"It's reliable, it's clean, it basically does everything fossil fuel does today," Kirk Sorensen, the chief technology officer of nuclear-energy startup Flibe Energy, told Business Insider. Sorensen was speaking during an episode of Business Insider's podcast Codebreaker, which is produced with National Public Radio's "Marketplace. "

"And it does a whole bunch of things it doesn't do today, like make energy without emitting carbon," he added.

content-1488198599-2pic.jpgWhat's more, feeding a molten-salt reactor a radioactive waste from mining, called thorium (which is three to four times more abundant than uranium), can "breed" as much nuclear fuel as it burns up.

Manhattan Project scientist Alvin Weinberg calculated in 1959 that if we could somehow harvest all the thorium in the Earth's crust and use it in this way, we could power civilization for tens of billions of years.

"The technology is viable, the science has been demonstrated," Hans Gougar, a nuclear physicist at INL, told Business Insider.

Demonstrated, because government scientists built two complementary prototypes during the 1950s and '60s.

They weren't good for making nuclear weapons, though, so bureaucrats pulled funding for the revolutionary energy technology. The last working molten-salt reactor shut down in 1969.

Today, entrepreneurs such as Sorensen are working tirelessly to revive and modernize the technology. So are foreign governments like India and China.

China now spends more than $350 million a year developing its variation of the Cold War-era design.

The story of how we got here is neither short nor simple, but it explains why Sorensen and others are betting big on humanity's coming "Thorium Age" — and why the US continues to stumble at its dawn.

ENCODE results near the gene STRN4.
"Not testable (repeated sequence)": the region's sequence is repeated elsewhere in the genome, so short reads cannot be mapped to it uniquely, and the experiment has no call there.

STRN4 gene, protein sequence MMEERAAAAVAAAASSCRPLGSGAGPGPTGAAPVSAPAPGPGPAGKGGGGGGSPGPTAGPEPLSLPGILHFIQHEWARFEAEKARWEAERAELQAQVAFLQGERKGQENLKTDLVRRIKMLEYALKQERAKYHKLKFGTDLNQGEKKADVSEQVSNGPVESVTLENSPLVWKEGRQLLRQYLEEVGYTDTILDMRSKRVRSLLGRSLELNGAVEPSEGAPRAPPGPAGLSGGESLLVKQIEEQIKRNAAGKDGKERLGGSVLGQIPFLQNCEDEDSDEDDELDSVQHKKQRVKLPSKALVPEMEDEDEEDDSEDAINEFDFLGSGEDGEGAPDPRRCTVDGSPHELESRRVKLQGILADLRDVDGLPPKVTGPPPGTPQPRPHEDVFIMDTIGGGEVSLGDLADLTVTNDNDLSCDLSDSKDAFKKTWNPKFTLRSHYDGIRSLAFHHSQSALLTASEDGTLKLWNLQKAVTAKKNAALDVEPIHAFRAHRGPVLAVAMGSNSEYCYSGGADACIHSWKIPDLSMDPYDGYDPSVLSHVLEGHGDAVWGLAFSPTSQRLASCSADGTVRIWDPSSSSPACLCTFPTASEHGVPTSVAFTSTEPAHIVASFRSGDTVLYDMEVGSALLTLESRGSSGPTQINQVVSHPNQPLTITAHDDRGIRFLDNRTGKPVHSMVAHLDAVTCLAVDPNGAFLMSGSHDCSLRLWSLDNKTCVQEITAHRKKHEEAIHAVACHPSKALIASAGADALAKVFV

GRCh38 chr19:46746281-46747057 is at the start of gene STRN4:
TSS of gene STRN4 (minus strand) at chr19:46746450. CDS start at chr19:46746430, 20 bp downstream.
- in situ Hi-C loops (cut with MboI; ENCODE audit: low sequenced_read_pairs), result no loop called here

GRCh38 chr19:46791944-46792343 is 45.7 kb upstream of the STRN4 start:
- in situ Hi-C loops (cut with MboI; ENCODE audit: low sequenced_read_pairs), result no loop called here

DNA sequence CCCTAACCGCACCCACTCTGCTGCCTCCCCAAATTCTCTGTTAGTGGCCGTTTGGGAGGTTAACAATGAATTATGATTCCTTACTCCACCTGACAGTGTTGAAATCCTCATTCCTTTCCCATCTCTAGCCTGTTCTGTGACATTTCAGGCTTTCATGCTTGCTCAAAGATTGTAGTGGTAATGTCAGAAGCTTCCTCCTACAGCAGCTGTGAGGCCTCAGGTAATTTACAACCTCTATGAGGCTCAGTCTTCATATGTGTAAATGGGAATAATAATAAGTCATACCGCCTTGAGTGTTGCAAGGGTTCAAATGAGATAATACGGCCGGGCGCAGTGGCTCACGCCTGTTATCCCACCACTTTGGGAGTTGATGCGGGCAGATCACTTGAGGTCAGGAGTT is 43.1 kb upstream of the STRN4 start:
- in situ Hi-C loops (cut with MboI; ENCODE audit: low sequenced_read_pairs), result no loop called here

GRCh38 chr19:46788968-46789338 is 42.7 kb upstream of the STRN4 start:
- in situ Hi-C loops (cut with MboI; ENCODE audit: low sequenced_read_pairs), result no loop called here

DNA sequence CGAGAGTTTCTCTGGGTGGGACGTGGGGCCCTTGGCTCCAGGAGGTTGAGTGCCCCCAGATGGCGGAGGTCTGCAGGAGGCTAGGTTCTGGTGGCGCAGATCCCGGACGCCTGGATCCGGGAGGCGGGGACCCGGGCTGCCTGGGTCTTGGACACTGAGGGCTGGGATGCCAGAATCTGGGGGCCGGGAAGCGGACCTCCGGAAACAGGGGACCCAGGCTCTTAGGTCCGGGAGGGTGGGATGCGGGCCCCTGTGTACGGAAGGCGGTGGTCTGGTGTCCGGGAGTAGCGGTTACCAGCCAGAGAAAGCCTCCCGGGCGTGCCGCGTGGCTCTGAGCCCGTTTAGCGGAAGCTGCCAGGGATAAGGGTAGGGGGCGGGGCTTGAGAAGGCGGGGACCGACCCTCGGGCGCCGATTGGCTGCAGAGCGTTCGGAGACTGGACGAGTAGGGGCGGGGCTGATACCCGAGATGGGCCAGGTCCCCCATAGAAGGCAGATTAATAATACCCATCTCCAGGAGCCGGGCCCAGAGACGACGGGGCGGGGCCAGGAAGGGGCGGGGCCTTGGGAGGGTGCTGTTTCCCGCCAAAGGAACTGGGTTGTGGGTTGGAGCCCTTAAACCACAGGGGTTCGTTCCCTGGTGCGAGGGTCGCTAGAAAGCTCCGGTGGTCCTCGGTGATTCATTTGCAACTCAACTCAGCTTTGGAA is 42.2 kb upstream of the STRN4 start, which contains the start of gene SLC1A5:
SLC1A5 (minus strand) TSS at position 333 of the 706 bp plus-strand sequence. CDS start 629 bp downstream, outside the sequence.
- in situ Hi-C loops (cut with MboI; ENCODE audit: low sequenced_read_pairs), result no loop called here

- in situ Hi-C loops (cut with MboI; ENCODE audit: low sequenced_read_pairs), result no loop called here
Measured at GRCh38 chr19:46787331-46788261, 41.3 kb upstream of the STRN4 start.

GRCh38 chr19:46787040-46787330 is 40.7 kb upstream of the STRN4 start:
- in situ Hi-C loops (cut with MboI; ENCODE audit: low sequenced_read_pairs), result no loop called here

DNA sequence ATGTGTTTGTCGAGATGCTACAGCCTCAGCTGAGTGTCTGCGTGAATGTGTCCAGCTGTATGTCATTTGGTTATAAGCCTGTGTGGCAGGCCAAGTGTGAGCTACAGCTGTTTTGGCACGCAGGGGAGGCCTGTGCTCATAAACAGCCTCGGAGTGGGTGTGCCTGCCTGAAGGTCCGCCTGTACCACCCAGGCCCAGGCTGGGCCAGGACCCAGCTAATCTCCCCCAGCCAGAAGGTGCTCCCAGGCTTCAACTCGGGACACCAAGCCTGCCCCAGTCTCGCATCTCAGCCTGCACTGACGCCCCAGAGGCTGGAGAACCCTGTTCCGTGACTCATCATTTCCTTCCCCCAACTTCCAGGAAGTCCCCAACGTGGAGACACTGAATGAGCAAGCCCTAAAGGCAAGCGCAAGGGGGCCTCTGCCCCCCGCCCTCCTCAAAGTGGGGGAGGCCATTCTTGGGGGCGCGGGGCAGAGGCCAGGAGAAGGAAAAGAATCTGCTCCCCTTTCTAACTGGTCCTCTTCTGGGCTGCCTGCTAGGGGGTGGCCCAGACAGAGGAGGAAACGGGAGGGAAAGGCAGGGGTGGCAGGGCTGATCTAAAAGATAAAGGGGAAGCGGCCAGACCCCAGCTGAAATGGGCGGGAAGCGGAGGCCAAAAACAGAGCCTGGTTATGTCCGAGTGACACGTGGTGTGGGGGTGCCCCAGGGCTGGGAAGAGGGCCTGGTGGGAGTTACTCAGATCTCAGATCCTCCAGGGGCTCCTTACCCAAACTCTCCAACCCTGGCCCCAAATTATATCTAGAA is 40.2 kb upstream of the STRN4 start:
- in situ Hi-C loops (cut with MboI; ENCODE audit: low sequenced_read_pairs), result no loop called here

Image in textA sample of thorium metal in a glass vial.W. Oelen/Wikipedia (CC-BY-SA 3.0)

The argument for nuclear energy

The Three Mile Island Nuclear Plant in Middletown, Pennsylvania. Jeff Fusco/Getty Images

Its brutalist architecture may not be sexy, but nuclear energy unlocks a truly incredible source of carbon-free fuel. Ounce per ounce, uranium provides roughly 16,000 times more energy than coal and creates millions of times less pollution.

The argument to support growth in nuclear energy is so clear to James Hansen, a seasoned climatologist and outspoken environmentalist, that he passionately advocates for the use and development of the technology.

"To solve the climate problem, policy must be based on facts and not on prejudice. The climate system cares about greenhouse gas emissions — not about whether energy comes from renewable power or abundant nuclear power," Hansen and three other well-known scientists — Ken Caldeira, Kerry Emanuel, and Tom Wigley — wrote in an editorial for The Guardian in 2015.

"Nuclear energy can power whole civilizations, and produce waste streams that are trivial compared to the waste produced by fossil fuel combustion," they wrote. "Nuclear will make the difference between the world missing crucial climate targets or achieving them."

Climate science aside, the economics of nuclear energy are enough of a draw to make the technology worthwhile.